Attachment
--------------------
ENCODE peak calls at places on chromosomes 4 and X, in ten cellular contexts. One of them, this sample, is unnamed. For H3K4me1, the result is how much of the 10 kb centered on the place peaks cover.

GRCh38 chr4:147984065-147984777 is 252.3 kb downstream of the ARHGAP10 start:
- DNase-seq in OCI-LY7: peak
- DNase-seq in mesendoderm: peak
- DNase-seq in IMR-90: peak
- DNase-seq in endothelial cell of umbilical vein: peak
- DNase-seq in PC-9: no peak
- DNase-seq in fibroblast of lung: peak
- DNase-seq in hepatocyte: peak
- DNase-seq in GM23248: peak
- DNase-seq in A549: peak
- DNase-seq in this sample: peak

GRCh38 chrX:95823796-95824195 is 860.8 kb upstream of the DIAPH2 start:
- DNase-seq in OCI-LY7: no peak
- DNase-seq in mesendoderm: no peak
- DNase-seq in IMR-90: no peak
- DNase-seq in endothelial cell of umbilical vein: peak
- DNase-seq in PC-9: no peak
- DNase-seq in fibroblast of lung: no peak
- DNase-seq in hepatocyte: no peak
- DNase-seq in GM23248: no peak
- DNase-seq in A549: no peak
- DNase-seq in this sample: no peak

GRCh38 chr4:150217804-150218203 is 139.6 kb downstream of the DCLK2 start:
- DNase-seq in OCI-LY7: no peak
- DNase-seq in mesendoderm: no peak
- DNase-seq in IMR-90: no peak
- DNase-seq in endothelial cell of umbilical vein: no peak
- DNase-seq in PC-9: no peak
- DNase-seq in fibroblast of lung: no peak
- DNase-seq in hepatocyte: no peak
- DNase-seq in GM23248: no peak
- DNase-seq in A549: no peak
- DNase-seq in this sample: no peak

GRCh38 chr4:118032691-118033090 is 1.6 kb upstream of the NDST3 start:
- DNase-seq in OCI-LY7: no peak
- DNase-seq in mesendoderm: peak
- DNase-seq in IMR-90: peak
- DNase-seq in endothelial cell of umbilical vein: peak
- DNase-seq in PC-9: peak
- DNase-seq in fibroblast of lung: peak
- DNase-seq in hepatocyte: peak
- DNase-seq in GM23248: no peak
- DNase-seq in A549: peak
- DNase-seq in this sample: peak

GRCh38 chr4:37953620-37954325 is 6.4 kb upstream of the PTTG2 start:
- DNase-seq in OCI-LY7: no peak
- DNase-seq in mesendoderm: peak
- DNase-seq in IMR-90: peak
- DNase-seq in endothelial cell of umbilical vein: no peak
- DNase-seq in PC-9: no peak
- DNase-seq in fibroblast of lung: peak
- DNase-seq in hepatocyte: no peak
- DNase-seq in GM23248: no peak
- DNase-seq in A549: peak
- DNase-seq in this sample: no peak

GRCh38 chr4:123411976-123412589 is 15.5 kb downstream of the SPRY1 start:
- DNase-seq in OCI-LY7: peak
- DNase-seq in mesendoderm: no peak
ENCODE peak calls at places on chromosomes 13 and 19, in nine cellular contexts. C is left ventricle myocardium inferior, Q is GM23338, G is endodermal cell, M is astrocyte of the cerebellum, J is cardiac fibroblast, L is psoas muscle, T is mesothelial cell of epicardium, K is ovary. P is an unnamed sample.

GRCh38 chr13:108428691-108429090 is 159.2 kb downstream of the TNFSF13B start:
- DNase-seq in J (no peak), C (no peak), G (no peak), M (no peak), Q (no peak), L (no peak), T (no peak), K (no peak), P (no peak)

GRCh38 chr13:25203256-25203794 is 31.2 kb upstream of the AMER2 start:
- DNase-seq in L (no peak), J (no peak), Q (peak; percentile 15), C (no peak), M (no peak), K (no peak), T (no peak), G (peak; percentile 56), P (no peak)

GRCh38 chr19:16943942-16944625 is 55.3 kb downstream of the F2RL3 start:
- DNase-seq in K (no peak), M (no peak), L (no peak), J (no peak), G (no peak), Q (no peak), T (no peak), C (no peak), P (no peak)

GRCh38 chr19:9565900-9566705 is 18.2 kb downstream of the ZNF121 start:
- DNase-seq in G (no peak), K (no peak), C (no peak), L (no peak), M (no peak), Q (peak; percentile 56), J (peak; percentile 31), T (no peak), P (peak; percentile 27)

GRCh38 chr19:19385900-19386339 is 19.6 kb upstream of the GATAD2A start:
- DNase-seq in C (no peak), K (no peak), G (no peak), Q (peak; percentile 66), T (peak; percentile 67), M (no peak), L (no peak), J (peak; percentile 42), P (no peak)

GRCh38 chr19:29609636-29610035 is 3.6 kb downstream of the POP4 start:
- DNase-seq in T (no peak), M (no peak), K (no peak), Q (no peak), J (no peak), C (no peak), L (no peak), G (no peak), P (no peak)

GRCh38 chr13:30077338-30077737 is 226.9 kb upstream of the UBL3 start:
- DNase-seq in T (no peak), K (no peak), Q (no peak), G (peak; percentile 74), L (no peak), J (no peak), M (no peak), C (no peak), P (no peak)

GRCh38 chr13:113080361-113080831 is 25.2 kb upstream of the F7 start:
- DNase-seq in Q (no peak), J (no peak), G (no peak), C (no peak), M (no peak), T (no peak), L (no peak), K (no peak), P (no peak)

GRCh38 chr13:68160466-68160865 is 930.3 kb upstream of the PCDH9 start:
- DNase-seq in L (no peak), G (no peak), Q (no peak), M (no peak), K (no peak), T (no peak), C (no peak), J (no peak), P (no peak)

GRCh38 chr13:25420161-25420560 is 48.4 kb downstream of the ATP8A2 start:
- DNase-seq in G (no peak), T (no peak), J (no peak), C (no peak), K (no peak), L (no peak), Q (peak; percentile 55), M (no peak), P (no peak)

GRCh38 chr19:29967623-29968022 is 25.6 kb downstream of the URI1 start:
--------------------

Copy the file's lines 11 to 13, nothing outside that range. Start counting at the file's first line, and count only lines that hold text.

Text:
- DNase-seq in A549: peak
- DNase-seq in this sample: peak

GRCh38 chrX:95823796-95824195 is 860.8 kb upstream of the DIAPH2 start: